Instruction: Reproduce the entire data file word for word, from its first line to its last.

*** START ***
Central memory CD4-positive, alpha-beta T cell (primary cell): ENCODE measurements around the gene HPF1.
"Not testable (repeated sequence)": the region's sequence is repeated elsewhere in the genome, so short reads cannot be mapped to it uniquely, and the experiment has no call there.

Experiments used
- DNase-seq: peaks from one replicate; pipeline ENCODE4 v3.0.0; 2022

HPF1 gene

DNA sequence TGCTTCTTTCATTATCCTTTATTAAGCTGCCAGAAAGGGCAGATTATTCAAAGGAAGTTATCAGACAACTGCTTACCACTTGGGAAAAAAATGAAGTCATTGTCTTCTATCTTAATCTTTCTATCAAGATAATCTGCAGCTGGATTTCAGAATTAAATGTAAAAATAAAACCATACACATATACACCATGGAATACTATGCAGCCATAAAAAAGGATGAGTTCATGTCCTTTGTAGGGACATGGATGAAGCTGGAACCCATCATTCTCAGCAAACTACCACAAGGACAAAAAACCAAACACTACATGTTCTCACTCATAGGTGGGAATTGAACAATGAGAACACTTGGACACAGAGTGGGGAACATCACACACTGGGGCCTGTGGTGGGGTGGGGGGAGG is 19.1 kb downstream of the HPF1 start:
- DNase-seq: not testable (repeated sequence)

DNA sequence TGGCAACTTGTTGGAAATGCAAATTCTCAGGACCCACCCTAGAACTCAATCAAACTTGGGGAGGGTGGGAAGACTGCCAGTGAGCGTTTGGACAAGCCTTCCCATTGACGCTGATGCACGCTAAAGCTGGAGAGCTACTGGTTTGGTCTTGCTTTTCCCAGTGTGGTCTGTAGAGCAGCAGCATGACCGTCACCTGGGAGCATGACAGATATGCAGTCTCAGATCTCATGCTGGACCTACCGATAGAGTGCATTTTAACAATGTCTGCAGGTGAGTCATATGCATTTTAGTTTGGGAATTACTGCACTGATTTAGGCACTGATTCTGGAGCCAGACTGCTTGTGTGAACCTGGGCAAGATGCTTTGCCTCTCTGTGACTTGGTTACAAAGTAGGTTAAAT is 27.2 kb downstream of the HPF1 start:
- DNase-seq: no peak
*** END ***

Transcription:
Central memory CD4-positive, alpha-beta T cell (primary cell): ENCODE measurements around the gene HPF1.
"Not testable (repeated sequence)": the region's sequence is repeated elsewhere in the genome, so short reads cannot be mapped to it uniquely, and the experiment has no call there.

Experiments used
- DNase-seq: peaks from one replicate; pipeline ENCODE4 v3.0.0; 2022

HPF1 gene

DNA sequence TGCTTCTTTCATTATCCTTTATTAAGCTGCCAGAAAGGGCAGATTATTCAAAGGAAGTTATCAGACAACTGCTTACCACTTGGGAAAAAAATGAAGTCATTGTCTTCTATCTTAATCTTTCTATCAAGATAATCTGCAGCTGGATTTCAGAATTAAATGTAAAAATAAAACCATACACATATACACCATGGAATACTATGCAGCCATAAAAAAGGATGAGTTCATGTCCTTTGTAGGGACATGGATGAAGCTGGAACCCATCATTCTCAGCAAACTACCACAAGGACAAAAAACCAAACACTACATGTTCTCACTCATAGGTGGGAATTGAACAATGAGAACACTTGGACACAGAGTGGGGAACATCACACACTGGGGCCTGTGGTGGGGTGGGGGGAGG is 19.1 kb downstream of the HPF1 start:
- DNase-seq: not testable (repeated sequence)

DNA sequence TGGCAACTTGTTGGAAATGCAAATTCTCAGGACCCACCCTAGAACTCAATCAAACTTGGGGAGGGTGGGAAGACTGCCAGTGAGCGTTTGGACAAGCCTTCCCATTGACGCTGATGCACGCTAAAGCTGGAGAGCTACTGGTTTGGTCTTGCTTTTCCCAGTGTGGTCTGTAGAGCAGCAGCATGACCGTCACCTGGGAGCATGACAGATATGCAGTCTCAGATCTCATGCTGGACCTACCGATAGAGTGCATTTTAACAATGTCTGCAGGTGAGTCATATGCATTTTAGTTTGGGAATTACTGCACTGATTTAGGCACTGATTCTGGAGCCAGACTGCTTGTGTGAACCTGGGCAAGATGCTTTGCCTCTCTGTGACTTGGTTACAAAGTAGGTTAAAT is 27.2 kb downstream of the HPF1 start:
- DNase-seq: no peak